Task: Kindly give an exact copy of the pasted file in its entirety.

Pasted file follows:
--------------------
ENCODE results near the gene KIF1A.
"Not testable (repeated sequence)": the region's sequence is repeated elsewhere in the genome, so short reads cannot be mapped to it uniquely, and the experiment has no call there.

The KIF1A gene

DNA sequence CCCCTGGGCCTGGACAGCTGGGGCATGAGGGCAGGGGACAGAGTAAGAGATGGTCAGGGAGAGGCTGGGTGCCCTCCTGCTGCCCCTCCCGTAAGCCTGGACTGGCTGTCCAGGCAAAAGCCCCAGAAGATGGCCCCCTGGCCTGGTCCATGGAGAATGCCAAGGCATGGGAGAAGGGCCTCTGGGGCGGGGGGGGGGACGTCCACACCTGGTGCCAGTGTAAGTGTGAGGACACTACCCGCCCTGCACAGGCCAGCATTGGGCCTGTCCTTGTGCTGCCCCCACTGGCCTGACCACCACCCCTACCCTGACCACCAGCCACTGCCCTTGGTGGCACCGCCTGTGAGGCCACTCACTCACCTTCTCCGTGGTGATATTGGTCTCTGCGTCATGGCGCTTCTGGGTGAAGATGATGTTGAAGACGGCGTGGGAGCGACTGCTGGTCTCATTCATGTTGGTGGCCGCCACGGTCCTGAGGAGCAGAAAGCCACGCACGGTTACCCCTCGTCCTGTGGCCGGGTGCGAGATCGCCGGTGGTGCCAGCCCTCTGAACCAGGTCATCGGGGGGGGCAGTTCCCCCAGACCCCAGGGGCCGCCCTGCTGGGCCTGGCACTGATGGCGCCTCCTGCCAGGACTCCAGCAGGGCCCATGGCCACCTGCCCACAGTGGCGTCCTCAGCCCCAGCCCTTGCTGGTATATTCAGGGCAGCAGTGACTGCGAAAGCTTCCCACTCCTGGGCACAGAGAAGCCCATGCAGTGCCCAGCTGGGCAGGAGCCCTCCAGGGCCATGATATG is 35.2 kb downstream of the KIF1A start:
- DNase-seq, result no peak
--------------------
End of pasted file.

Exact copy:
ENCODE results near the gene KIF1A.
"Not testable (repeated sequence)": the region's sequence is repeated elsewhere in the genome, so short reads cannot be mapped to it uniquely, and the experiment has no call there.

The KIF1A gene

DNA sequence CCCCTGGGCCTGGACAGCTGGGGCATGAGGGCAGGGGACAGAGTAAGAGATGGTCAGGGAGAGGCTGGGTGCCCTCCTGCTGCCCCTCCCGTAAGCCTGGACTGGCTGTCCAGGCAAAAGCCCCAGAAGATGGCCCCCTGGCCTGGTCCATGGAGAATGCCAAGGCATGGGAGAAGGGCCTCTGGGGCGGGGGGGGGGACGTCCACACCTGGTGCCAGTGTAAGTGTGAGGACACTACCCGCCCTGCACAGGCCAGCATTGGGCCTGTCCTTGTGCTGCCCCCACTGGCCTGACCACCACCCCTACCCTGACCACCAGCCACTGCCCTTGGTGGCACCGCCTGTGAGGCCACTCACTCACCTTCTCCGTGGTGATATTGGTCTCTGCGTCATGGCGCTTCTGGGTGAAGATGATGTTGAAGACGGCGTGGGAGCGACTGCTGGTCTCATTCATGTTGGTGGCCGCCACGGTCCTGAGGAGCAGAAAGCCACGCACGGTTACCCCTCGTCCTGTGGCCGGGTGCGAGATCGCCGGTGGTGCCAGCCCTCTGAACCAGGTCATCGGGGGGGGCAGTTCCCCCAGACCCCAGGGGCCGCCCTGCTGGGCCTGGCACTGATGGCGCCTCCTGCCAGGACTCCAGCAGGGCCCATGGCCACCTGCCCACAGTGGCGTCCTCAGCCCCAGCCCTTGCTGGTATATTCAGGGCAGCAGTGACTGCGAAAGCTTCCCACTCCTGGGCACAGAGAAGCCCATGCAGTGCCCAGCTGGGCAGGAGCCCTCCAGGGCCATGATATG is 35.2 kb downstream of the KIF1A start:
- DNase-seq, result no peak